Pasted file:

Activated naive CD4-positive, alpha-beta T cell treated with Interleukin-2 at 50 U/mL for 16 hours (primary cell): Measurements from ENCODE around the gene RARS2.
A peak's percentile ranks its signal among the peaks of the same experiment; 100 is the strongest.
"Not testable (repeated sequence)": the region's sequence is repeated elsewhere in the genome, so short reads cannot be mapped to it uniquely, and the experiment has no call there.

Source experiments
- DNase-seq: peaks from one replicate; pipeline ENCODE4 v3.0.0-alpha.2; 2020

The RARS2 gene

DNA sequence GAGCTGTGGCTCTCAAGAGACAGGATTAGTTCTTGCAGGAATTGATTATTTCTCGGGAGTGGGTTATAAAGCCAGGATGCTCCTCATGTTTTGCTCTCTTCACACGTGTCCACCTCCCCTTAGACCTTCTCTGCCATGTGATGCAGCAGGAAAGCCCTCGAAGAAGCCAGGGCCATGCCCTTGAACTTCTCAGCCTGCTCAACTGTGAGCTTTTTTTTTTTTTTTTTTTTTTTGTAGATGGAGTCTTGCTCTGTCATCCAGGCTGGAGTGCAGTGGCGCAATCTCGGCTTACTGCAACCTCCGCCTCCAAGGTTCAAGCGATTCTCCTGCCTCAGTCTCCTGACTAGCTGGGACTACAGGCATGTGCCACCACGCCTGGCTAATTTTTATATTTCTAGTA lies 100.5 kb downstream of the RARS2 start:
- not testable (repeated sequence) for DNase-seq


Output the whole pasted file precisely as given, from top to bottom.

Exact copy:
Activated naive CD4-positive, alpha-beta T cell treated with Interleukin-2 at 50 U/mL for 16 hours (primary cell): Measurements from ENCODE around the gene RARS2.
A peak's percentile ranks its signal among the peaks of the same experiment; 100 is the strongest.
"Not testable (repeated sequence)": the region's sequence is repeated elsewhere in the genome, so short reads cannot be mapped to it uniquely, and the experiment has no call there.

Source experiments
- DNase-seq: peaks from one replicate; pipeline ENCODE4 v3.0.0-alpha.2; 2020

The RARS2 gene

DNA sequence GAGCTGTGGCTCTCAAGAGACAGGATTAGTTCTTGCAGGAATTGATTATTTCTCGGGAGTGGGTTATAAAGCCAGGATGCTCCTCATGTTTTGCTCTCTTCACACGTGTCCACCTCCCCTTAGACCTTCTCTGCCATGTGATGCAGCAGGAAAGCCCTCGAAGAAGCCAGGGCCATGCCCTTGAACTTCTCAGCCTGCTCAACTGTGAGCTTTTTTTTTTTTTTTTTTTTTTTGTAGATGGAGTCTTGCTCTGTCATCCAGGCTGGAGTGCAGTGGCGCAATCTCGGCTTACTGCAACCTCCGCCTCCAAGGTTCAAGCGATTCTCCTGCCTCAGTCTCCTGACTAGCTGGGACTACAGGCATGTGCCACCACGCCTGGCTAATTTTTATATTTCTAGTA lies 100.5 kb downstream of the RARS2 start:
- not testable (repeated sequence) for DNase-seq